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According to the World Gold Council, mine supply increased only 3% in the second quarter of 2010 while total gold demand rose 36%. The more gold a company produces, the more replacement gold it has to find, and organic growth on a big scale is hard to come by. It can also take 10 years to discover a mine and take it into production, so for a quick fix large companies have to turn to acquisitions.

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According to the World Gold Council, mine supply increased only 3% in the second quarter of 2010 while total gold demand rose 36%. The more gold a company produces, the more replacement gold it has to find, and organic growth on a big scale is hard to come by. It can also take 10 years to discover a mine and take it into production, so for a quick fix large companies have to turn to acquisitions.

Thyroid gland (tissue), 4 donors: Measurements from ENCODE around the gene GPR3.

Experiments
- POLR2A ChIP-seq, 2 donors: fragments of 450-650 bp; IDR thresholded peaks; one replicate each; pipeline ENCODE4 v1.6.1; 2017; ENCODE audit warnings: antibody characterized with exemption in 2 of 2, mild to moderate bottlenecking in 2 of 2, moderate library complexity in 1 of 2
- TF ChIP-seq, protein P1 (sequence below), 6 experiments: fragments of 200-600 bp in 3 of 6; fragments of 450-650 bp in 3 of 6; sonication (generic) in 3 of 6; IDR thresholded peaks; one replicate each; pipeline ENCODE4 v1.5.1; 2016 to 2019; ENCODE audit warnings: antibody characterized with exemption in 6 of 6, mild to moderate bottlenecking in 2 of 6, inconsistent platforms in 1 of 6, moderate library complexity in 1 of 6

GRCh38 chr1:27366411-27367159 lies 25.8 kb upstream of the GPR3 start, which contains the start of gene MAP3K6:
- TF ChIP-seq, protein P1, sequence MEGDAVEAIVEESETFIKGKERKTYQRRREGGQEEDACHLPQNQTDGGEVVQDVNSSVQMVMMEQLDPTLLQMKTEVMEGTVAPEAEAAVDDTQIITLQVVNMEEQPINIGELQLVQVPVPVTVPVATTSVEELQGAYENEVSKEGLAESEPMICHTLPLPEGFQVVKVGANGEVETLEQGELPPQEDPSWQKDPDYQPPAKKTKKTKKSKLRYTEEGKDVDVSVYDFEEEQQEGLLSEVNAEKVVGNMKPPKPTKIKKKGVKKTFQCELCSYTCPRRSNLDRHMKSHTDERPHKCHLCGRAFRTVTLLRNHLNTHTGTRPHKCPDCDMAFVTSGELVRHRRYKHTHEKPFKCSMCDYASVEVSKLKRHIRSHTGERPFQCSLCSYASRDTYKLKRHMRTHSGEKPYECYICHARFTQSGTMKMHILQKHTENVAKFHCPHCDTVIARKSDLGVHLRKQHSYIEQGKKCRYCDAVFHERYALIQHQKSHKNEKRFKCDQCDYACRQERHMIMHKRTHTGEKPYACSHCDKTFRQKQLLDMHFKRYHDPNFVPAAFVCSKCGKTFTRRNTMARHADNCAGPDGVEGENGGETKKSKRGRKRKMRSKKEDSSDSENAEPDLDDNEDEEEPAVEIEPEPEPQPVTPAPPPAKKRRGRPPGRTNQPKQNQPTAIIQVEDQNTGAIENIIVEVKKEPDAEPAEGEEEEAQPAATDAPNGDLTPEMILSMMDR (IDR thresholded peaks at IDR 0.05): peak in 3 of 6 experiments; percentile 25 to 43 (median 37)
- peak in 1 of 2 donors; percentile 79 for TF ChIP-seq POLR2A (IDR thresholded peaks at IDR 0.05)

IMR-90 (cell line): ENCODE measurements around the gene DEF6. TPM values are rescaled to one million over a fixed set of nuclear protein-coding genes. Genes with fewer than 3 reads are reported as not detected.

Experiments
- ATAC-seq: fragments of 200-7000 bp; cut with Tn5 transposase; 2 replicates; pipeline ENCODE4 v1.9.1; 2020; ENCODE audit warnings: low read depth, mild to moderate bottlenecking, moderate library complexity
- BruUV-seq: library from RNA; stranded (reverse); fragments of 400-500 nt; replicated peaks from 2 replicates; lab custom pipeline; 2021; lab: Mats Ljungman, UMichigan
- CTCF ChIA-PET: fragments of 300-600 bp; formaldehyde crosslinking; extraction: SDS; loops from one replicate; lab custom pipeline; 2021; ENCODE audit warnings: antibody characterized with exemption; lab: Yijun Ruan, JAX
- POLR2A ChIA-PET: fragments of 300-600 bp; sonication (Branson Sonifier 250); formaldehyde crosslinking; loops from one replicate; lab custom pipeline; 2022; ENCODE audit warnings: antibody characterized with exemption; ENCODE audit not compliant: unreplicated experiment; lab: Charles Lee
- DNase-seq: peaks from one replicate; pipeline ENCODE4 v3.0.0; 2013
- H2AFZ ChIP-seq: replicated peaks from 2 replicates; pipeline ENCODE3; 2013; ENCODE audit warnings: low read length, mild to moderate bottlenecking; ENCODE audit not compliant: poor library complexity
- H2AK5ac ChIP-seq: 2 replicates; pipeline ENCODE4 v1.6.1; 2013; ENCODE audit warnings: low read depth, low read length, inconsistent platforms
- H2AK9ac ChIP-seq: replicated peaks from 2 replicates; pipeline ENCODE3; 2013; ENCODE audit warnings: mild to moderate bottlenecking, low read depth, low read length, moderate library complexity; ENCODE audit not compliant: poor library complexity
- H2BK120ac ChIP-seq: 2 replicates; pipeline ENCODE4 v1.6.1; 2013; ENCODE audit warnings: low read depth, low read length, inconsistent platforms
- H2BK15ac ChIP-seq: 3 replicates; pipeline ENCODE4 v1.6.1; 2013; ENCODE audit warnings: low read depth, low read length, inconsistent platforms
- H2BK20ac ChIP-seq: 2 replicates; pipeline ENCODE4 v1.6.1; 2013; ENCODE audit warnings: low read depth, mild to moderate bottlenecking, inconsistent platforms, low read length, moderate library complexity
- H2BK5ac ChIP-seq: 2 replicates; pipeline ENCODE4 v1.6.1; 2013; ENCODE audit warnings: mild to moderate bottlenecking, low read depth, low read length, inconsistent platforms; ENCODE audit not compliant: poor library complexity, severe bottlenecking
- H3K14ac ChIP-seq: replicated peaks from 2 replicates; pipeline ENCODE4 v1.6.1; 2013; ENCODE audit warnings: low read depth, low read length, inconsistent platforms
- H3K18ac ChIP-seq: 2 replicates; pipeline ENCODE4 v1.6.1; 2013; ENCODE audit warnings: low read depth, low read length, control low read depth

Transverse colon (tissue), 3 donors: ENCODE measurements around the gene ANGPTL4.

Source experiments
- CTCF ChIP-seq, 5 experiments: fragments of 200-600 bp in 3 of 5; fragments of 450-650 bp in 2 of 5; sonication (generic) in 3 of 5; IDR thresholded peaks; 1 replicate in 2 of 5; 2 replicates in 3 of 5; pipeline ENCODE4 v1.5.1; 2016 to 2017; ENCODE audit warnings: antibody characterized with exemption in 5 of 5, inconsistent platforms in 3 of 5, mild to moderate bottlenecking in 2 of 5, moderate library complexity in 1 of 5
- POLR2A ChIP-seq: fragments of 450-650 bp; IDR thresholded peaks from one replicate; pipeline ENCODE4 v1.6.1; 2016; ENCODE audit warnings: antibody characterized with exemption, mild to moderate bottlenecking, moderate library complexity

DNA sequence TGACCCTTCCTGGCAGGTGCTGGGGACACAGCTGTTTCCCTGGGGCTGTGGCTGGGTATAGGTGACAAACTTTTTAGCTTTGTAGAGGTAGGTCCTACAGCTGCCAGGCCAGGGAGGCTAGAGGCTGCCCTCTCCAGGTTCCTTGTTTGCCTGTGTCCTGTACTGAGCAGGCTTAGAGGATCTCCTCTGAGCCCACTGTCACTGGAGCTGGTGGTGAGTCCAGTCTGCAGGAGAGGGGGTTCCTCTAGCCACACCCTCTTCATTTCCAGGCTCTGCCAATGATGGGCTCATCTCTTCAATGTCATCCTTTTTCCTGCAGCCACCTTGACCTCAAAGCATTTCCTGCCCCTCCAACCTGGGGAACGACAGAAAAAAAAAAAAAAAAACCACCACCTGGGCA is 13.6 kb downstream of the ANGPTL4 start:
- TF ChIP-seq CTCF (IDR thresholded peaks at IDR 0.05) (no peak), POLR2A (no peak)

Hello Lisa,

Besides the relatively pure gold that I seek from the ground, I have a box full of broken 14k and 18k jewelry that my wife managed to mangle over the years. What percentage of spot does your company pay for the gold content of old jewelry? Like the rest here, I know how to compute the gold content exactly, so all that I need to know is what your company is willing to pay as a percentage of spot. What I've found so far is that the companies that buy old jewelry will not disclose what they pay as a percentage of spot, and they seem to believe that sellers are incapable of knowing how much gold their scrap contains. Is "Gold Buyers of USA" any different?

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Hello Lisa,